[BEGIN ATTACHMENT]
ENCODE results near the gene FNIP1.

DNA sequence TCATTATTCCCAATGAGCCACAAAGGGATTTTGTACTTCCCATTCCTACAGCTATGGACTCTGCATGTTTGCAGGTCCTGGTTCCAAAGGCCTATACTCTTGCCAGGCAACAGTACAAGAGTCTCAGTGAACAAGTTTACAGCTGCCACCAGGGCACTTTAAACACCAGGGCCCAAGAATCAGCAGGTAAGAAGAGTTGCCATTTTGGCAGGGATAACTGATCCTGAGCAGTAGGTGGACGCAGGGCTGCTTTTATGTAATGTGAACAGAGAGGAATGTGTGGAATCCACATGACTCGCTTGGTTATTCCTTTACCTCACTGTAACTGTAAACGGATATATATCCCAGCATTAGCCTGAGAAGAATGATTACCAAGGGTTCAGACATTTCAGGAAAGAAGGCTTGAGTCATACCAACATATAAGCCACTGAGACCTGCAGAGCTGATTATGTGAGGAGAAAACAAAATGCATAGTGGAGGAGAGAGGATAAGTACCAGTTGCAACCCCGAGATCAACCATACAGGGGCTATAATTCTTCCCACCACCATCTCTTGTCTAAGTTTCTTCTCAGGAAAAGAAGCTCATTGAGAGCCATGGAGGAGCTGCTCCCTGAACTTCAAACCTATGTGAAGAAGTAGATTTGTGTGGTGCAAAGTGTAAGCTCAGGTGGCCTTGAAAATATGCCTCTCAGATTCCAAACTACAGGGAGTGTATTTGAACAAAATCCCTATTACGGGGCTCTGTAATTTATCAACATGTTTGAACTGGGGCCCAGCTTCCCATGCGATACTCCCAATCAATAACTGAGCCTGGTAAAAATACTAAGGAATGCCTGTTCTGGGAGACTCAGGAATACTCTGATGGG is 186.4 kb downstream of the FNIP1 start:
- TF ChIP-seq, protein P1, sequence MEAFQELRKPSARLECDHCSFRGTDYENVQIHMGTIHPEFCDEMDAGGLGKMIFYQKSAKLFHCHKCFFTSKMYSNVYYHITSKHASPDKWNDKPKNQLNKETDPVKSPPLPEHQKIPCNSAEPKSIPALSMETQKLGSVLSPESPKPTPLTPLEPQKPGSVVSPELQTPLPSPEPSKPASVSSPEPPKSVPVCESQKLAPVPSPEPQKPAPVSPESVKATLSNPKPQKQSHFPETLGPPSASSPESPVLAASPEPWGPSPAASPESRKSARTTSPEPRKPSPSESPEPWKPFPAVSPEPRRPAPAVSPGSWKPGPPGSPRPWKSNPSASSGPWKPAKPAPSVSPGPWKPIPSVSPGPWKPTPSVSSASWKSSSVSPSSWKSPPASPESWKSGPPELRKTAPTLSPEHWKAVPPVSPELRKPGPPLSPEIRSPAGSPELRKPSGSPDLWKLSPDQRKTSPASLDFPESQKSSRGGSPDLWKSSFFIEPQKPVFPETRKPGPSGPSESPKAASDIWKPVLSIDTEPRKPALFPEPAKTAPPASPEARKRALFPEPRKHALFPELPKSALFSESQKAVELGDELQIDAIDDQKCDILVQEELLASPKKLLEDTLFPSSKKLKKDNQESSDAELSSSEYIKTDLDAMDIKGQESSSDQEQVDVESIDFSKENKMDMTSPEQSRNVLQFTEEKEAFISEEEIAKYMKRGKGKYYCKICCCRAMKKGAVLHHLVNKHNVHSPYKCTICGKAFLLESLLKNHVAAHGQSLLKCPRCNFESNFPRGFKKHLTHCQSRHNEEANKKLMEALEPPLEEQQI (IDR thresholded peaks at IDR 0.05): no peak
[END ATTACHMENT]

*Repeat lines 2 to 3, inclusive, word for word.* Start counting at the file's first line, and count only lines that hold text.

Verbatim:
DNA sequence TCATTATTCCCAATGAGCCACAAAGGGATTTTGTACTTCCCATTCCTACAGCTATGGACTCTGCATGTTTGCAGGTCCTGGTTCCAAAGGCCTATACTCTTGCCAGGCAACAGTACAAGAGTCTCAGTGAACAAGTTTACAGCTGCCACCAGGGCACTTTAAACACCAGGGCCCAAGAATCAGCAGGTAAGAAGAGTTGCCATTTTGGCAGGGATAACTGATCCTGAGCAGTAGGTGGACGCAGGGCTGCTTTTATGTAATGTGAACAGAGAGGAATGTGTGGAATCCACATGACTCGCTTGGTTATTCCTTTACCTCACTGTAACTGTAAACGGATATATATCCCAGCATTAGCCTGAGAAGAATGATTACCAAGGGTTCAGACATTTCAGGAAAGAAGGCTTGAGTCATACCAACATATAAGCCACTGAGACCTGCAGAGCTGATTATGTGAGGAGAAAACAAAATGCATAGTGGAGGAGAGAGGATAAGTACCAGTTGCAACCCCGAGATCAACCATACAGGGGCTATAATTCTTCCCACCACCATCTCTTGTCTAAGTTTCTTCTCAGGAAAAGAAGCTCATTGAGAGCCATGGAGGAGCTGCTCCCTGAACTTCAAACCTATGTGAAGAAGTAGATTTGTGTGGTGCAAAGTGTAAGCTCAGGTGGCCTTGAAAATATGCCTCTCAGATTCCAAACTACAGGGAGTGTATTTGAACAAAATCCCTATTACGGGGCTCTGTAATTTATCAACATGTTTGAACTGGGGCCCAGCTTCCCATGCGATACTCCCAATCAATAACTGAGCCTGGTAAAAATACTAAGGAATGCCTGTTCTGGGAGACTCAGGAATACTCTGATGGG is 186.4 kb downstream of the FNIP1 start:
- TF ChIP-seq, protein P1, sequence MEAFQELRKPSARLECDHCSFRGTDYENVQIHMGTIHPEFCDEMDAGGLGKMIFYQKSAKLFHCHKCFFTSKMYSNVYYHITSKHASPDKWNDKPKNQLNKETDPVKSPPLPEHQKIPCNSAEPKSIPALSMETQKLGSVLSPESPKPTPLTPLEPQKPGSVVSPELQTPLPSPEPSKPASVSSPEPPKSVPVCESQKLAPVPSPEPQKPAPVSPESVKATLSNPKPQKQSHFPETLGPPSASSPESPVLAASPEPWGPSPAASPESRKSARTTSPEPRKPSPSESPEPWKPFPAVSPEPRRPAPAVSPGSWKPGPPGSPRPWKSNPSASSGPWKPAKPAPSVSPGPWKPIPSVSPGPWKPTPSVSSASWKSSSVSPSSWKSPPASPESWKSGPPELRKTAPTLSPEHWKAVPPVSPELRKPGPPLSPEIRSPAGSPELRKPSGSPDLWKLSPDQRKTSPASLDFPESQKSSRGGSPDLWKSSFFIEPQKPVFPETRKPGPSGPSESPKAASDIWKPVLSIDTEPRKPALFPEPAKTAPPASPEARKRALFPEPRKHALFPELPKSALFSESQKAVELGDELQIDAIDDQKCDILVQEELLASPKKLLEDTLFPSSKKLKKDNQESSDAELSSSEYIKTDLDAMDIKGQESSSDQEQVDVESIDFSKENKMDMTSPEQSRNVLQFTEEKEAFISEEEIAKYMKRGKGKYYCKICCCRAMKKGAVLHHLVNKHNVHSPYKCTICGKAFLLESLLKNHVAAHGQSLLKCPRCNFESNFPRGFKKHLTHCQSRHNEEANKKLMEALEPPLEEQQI (IDR thresholded peaks at IDR 0.05): no peak